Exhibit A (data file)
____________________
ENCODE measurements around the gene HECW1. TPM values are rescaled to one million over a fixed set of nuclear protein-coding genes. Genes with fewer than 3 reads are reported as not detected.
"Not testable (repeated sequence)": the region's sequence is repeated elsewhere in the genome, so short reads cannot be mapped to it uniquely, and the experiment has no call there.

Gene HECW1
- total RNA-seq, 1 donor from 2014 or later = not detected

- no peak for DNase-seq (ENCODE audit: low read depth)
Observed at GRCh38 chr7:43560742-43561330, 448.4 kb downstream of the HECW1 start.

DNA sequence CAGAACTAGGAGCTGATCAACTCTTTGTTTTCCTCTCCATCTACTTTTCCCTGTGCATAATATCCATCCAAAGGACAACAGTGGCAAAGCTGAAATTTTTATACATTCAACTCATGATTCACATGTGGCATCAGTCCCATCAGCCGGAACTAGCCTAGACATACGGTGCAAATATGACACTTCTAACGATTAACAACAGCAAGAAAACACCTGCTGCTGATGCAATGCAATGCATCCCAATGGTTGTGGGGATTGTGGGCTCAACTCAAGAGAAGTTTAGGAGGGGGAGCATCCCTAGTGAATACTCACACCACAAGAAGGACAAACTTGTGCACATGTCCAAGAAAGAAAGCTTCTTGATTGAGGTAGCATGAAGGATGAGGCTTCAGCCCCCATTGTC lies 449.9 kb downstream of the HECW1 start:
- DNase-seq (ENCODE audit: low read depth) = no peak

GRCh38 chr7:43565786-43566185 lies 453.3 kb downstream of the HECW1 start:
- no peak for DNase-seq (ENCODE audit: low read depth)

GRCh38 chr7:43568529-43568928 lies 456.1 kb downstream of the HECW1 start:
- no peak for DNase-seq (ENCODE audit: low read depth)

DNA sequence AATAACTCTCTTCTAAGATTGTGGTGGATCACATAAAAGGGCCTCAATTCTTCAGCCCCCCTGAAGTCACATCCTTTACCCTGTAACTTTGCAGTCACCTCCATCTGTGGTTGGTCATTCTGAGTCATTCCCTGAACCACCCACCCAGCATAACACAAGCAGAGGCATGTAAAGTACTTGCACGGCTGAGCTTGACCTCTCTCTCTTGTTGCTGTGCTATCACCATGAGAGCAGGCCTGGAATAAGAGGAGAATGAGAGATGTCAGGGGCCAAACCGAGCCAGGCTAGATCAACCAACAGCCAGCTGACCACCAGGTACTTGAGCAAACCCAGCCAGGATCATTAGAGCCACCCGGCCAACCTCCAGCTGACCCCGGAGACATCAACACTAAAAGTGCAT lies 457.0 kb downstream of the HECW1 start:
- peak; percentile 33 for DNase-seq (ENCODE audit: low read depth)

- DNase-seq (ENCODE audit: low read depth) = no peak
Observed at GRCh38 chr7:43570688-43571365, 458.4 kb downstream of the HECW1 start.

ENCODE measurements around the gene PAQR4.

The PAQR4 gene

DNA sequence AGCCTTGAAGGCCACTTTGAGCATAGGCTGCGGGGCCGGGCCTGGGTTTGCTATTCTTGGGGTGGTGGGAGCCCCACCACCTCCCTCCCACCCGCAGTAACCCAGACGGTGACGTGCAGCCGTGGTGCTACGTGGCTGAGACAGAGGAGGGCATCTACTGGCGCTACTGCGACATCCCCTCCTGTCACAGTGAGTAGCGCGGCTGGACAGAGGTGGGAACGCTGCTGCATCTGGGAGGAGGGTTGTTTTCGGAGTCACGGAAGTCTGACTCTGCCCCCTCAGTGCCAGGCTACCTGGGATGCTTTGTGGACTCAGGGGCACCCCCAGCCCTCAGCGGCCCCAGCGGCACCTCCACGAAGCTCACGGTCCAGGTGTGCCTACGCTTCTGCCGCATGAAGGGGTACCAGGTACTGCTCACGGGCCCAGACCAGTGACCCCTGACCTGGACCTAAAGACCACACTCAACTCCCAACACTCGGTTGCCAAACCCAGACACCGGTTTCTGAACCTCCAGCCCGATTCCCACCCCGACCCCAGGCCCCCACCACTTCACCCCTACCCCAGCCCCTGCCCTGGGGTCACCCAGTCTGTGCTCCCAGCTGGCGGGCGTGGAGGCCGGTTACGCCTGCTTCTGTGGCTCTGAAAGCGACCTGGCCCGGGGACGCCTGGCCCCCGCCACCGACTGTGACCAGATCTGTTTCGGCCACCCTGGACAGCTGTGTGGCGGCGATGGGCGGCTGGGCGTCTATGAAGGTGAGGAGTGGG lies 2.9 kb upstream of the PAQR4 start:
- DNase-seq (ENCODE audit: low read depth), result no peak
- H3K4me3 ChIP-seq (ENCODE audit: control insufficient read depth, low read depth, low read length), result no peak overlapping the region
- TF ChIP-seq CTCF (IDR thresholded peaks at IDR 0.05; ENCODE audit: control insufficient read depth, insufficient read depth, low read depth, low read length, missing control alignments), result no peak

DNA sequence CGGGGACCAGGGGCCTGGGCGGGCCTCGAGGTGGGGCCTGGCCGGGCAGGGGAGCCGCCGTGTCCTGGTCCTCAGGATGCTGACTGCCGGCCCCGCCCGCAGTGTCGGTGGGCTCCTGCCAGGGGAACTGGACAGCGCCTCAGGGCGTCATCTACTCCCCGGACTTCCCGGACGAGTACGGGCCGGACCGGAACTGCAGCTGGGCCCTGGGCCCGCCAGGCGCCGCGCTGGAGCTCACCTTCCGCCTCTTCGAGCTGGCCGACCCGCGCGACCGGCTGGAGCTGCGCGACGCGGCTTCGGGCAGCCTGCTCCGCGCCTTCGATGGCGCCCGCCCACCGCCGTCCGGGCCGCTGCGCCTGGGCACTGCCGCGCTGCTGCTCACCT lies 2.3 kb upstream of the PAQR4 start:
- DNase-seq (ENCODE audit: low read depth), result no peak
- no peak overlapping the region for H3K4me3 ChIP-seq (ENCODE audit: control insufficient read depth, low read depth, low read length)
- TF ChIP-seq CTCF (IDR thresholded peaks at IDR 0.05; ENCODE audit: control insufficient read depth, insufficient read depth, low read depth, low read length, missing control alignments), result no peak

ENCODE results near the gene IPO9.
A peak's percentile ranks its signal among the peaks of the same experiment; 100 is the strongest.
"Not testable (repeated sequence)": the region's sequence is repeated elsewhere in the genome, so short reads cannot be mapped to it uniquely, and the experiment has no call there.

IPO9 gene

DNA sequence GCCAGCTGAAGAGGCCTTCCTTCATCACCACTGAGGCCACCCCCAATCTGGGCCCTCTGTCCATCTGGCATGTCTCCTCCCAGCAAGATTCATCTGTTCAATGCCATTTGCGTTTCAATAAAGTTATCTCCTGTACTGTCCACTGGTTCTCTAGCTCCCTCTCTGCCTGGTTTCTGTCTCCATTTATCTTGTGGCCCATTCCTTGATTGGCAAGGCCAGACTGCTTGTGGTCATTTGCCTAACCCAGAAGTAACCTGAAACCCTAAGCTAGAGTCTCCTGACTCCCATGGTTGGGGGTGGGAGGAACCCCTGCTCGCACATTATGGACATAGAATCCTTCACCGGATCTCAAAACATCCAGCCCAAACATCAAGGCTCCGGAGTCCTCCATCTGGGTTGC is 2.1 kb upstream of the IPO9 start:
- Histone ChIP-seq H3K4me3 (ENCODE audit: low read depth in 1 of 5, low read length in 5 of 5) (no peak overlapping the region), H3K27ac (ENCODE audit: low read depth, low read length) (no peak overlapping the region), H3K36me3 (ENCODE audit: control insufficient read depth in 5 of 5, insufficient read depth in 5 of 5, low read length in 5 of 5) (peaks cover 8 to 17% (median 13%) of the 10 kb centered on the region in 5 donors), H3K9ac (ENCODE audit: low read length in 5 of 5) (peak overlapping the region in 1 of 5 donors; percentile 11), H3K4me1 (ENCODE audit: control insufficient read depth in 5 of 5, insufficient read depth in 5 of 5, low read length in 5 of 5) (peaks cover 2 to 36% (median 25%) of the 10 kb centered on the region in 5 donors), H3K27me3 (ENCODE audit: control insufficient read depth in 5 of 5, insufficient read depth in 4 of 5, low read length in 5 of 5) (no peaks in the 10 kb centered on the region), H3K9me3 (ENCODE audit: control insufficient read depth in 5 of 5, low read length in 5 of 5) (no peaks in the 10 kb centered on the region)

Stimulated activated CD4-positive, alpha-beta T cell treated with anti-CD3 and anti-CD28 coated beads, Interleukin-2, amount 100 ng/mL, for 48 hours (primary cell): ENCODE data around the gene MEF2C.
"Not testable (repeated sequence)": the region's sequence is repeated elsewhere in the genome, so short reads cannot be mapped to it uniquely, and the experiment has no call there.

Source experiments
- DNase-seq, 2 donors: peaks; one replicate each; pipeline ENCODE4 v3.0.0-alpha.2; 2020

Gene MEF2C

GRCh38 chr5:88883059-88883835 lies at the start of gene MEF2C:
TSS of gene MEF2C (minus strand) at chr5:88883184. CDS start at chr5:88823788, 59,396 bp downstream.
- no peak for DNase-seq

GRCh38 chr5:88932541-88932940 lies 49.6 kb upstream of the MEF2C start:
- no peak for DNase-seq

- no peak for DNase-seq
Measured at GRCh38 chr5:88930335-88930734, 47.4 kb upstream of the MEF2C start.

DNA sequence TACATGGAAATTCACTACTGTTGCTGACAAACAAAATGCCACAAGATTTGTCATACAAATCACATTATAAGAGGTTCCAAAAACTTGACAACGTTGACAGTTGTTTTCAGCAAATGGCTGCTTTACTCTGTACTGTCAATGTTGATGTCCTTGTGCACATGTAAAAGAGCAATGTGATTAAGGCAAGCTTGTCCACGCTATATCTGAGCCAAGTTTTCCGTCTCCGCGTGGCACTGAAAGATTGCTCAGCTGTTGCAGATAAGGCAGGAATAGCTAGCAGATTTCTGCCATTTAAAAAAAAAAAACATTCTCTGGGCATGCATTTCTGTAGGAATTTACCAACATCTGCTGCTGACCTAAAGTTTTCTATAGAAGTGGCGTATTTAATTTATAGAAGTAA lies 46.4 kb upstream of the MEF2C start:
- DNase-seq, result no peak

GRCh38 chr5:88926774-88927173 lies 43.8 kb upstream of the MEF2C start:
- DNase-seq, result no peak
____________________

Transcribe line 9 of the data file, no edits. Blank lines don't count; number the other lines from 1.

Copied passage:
GRCh38 chr7:43565786-43566185 lies 453.3 kb downstream of the HECW1 start: